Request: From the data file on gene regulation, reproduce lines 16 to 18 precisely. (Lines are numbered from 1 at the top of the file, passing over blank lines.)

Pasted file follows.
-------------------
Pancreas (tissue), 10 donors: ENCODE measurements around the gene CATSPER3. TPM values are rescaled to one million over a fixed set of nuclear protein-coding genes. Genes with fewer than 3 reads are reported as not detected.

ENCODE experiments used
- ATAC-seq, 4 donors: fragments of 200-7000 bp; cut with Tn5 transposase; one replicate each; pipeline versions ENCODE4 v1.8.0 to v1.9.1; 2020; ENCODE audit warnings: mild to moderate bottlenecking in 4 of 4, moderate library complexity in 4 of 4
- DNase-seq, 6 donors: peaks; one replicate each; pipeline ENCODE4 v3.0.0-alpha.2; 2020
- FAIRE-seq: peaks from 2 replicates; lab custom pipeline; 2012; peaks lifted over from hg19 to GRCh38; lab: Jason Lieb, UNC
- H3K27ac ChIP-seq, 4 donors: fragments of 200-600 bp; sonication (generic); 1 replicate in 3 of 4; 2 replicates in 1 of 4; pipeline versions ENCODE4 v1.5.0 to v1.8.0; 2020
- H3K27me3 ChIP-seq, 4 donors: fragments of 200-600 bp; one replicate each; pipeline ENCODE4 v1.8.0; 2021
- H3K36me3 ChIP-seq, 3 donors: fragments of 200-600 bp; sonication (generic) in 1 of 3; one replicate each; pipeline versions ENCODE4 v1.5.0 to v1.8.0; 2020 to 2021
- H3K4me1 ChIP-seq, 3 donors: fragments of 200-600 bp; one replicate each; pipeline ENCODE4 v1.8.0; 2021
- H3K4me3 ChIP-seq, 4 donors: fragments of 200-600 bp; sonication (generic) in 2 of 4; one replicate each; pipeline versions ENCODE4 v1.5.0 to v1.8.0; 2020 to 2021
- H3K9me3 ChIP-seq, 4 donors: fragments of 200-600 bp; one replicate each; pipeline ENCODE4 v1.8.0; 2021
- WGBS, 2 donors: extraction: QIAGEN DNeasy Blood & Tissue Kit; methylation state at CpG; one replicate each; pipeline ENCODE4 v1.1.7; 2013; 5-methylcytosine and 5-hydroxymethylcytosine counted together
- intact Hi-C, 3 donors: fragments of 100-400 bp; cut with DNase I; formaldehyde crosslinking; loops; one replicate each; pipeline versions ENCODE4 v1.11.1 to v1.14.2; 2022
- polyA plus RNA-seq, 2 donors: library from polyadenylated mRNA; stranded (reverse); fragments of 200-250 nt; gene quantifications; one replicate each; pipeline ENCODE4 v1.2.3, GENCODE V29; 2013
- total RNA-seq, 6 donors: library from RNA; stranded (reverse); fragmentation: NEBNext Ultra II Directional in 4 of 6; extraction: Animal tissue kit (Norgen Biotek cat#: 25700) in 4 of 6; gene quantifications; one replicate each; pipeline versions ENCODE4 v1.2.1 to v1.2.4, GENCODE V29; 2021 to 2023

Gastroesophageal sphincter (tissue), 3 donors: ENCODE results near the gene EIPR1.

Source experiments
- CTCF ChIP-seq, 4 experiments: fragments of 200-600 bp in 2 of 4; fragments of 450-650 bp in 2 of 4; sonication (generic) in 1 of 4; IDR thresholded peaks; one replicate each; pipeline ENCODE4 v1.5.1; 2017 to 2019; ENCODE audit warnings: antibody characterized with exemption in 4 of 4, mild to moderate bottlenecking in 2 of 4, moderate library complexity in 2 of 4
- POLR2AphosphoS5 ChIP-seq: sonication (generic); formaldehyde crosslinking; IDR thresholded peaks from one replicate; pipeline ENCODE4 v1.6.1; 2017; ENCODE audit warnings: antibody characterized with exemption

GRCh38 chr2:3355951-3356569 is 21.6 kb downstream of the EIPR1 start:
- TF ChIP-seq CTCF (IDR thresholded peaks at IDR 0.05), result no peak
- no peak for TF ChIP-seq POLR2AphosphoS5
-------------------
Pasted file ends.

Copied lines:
Gastroesophageal sphincter (tissue), 3 donors: ENCODE results near the gene EIPR1.

Source experiments
- CTCF ChIP-seq, 4 experiments: fragments of 200-600 bp in 2 of 4; fragments of 450-650 bp in 2 of 4; sonication (generic) in 1 of 4; IDR thresholded peaks; one replicate each; pipeline ENCODE4 v1.5.1; 2017 to 2019; ENCODE audit warnings: antibody characterized with exemption in 4 of 4, mild to moderate bottlenecking in 2 of 4, moderate library complexity in 2 of 4